Science fiction and fantasy
by David Tallerman
Easie is travelling with the former mayor Estrada, and Guard Captain Alvantes. Alvantes holds the thief in disdain, and their dislike is mutual. But circumstances force them to travel together as Alvantes journeys to give the king the bad news about his failures. The further they travel, the more their sense of unease grows about what has become of the country. The party diminishes in size as people and giants break off to take care of their own affairs, but neither Damasco nor Alvantes can let people go without feeling guilty or anxious about them.
Easie is troubled by his conscience. Mostly he's troubled by the discovery he has one at all, but he's gradually changing. His antagonistic relationships with just about everyone else mellow as he develops something approaching a heart, and there's a lot of humour in how reluctant he is to undergo this transformation. His recklessness and cheek remain intact, though, so the story is a thrill ride of daring escapes, sneaking around in tight spots, and seat-of-the-pants improvisations. I particularly liked the vivid descriptions as seen through Easie's eyes, such as when he is crawling through a vile sewer.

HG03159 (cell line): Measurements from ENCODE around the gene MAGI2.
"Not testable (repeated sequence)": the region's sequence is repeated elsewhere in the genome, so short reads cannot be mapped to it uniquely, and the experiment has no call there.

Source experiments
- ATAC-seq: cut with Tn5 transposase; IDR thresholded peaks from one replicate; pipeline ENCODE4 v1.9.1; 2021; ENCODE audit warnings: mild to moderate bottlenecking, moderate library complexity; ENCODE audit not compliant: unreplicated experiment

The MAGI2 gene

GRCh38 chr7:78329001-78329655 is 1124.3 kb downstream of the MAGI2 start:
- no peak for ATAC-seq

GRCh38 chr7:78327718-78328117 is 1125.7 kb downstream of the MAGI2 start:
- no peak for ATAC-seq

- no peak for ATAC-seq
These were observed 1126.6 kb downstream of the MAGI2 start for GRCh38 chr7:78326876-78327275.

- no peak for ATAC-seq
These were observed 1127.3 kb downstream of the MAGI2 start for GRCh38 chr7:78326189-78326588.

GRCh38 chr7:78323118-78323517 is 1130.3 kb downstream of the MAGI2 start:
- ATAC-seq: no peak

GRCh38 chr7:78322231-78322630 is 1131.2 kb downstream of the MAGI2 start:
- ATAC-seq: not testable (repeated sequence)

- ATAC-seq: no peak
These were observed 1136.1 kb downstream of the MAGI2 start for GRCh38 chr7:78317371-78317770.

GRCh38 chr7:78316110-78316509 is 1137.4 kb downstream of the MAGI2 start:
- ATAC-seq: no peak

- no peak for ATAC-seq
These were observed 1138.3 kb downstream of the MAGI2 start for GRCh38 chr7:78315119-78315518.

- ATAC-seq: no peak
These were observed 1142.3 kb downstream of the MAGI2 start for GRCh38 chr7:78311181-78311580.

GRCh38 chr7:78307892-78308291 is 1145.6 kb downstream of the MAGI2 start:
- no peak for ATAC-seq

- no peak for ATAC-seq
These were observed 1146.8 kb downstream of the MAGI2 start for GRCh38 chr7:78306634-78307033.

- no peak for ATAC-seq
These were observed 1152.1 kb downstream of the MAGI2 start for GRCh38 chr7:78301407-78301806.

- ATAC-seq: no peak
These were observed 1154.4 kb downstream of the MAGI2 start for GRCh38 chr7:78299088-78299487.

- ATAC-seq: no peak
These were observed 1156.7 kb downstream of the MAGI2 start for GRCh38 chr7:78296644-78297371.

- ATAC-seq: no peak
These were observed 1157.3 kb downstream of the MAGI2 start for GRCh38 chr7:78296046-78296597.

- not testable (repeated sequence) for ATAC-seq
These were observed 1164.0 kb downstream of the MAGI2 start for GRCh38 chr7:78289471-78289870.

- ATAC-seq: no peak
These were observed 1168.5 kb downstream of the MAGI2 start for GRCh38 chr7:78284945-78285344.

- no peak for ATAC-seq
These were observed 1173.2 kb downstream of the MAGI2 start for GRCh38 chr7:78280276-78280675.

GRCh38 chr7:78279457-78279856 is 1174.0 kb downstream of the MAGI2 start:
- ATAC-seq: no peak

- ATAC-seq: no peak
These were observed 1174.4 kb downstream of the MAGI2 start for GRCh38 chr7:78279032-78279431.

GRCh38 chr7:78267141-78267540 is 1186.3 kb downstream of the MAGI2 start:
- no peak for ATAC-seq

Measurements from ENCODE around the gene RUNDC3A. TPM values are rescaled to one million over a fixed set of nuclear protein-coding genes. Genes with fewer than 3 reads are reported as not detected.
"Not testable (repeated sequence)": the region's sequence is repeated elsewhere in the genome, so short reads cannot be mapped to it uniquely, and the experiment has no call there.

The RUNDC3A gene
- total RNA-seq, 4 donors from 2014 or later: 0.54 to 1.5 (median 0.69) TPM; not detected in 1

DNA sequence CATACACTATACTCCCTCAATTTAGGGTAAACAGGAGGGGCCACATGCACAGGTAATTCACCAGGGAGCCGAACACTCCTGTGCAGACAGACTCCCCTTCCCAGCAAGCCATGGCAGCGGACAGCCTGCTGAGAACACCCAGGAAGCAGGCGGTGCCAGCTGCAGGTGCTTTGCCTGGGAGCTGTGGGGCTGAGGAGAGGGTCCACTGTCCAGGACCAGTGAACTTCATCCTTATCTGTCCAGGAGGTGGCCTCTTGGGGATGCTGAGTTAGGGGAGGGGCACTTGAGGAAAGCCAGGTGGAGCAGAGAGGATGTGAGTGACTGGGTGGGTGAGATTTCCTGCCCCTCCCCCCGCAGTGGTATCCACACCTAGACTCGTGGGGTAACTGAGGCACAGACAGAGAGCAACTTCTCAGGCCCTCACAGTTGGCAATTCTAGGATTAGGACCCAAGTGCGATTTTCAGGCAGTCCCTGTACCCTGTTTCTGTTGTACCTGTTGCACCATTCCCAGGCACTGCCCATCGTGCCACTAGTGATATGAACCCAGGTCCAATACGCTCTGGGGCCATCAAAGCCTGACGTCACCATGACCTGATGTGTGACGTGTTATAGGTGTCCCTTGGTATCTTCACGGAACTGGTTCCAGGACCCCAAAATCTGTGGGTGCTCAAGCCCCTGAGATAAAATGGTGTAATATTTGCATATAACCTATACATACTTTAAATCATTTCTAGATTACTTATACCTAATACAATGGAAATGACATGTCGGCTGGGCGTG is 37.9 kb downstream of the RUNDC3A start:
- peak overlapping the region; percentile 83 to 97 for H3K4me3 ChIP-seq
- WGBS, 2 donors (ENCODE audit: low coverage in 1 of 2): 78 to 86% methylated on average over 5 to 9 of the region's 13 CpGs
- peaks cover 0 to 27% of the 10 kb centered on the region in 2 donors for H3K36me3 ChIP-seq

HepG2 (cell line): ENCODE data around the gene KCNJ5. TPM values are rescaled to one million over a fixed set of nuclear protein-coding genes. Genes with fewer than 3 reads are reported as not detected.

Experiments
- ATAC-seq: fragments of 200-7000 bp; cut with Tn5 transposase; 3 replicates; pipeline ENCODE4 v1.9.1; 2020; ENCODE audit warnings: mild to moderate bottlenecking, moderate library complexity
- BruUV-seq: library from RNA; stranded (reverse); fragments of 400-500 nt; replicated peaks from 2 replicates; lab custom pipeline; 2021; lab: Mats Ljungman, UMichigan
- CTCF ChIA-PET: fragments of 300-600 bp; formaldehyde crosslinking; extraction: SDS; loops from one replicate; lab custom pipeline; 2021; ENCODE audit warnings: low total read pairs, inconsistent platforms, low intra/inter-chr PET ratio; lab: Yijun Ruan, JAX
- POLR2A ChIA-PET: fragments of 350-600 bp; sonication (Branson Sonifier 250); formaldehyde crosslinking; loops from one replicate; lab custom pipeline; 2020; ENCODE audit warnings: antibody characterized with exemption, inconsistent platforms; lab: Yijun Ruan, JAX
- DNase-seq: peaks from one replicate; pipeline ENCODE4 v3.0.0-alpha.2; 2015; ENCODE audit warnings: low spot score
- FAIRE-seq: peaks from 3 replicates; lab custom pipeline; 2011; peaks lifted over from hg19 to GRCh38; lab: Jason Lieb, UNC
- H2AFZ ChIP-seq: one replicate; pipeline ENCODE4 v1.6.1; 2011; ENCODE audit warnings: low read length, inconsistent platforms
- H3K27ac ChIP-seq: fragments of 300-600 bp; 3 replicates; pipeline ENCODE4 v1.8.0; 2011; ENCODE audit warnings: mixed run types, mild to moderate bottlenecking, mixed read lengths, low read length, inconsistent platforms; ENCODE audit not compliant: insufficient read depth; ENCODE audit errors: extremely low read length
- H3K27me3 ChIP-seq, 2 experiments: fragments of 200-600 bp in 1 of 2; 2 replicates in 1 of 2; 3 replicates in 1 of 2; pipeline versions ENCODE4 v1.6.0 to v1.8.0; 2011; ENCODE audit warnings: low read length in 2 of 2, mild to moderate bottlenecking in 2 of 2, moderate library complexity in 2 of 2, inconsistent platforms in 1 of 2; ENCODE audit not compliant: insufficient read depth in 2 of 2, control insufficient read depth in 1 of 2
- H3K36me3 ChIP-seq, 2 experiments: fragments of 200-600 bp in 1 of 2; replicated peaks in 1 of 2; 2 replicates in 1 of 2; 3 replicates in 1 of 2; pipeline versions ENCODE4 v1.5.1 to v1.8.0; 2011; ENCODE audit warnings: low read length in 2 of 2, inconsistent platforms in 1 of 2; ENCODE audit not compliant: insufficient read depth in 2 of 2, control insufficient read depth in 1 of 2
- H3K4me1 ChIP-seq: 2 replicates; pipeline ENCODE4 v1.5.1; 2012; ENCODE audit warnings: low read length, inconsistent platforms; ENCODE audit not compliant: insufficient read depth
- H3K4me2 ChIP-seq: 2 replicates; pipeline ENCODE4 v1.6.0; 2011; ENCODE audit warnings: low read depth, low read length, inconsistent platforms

The story is big on dramatic irony, because Damasco thinks he knows the score but he often misses the things the other characters are aware of. Yet double-dealing and changes of allegiance are frequent in his world, so there's a lot of intrigue and excitement for readers to get stuck into. The novel ends on a cliffhanger, which left me itching to read more in the sequel, Prince Thief. Damasco is the kind of vivacious, irreverent character who will steal your affections, and any book with him in it is too short.
23rd December 2012
If you like this, try:The Marching Dead by Lee Battersby
An army of the dead is rising up and taking over the lands of the living. The second novel in the Marius don Hellespont series.
The Corpse-Rat King by Lee Battersby
A battlefield looter is forced to reevaluate his life when he is set the task of finding a king for the dead.
Review © Ros Jackson
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